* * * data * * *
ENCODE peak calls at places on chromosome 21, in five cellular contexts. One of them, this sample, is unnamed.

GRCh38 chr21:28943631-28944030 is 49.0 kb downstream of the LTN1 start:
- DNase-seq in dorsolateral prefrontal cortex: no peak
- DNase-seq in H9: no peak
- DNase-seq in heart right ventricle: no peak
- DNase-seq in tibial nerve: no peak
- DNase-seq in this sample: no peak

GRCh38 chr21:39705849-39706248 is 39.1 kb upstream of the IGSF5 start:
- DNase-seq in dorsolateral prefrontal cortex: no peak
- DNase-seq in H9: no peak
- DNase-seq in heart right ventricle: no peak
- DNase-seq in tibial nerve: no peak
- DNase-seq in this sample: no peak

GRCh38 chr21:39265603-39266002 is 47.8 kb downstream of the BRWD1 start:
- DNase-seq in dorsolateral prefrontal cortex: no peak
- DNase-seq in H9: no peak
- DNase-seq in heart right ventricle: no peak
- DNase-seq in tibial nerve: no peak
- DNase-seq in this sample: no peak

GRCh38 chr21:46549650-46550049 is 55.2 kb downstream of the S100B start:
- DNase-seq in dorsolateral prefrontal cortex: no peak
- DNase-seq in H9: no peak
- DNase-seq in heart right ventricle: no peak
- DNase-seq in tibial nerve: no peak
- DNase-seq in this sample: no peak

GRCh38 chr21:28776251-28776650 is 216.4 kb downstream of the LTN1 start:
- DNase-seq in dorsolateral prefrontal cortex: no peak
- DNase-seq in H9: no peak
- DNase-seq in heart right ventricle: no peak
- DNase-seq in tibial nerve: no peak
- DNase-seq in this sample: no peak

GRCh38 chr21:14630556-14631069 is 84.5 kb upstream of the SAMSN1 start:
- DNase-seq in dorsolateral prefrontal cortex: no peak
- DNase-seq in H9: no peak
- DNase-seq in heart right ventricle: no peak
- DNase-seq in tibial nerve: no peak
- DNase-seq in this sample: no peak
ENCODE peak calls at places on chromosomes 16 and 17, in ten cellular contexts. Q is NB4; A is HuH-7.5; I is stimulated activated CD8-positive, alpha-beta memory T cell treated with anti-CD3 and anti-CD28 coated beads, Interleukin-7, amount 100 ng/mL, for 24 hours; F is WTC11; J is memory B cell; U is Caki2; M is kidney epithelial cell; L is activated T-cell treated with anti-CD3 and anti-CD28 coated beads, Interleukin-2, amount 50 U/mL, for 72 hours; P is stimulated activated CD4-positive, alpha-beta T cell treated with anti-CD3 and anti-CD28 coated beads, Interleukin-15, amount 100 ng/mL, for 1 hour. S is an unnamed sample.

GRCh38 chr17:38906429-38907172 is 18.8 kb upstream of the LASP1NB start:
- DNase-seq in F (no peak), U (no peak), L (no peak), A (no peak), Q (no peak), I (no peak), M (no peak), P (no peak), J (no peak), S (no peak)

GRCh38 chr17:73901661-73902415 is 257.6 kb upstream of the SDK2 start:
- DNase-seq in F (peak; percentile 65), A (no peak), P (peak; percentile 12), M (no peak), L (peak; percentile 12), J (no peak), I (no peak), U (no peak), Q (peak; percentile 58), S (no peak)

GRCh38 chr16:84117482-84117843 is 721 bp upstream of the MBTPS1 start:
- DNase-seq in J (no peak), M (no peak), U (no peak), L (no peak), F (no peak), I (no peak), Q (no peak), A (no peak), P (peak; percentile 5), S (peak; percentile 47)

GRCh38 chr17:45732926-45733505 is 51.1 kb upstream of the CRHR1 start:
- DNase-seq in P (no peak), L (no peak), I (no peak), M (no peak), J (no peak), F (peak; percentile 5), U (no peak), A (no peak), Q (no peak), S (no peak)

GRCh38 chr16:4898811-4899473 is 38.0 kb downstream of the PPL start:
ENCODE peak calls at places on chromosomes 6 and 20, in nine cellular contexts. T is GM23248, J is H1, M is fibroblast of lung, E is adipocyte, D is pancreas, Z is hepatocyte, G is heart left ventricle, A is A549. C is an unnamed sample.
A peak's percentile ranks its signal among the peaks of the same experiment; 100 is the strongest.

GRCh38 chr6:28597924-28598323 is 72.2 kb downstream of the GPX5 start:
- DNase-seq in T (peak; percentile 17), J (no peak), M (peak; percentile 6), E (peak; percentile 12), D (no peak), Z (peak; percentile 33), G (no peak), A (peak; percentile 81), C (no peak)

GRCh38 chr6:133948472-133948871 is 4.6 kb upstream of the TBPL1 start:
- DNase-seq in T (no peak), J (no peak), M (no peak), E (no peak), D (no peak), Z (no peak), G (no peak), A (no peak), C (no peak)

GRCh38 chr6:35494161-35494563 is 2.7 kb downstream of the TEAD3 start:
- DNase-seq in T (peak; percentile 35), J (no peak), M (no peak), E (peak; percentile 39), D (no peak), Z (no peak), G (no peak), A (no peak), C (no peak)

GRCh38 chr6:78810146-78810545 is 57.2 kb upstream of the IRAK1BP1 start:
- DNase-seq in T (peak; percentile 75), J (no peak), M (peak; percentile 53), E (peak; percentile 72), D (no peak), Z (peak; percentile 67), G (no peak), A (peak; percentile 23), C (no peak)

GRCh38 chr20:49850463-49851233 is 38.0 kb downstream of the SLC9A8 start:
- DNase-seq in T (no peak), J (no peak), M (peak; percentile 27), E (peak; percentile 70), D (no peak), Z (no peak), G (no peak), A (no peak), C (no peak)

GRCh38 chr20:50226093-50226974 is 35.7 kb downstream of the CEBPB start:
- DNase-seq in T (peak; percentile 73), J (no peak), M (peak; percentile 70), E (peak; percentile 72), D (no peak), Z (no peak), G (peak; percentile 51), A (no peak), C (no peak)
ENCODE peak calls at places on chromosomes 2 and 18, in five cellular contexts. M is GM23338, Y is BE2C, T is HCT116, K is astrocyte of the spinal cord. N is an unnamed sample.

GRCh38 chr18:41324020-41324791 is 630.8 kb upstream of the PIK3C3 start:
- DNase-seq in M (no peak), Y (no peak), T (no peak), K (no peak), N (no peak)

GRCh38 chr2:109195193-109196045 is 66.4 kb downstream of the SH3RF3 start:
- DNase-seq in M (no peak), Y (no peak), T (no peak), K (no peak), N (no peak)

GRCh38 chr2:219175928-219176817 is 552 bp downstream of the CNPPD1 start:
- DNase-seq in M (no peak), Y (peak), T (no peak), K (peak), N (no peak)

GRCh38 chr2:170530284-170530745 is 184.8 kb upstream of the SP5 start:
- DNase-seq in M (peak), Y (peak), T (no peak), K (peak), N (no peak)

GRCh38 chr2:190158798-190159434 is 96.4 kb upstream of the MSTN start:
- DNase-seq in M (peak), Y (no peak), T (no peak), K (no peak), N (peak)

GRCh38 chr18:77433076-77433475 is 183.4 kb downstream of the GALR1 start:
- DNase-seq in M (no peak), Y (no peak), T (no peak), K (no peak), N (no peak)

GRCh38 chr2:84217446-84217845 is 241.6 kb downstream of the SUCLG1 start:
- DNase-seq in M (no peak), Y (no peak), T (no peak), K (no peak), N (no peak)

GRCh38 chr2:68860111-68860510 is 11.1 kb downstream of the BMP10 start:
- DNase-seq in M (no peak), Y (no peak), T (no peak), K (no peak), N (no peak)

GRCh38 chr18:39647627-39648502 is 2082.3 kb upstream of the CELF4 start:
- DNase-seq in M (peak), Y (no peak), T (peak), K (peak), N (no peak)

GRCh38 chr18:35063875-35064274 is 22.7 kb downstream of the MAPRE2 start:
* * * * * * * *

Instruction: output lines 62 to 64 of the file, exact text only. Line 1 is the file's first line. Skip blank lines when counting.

ENCODE peak calls at places on chromosomes 2 and 18, in five cellular contexts. M is GM23338, Y is BE2C, T is HCT116, K is astrocyte of the spinal cord. N is an unnamed sample.

GRCh38 chr18:41324020-41324791 is 630.8 kb upstream of the PIK3C3 start:
- DNase-seq in M (no peak), Y (no peak), T (no peak), K (no peak), N (no peak)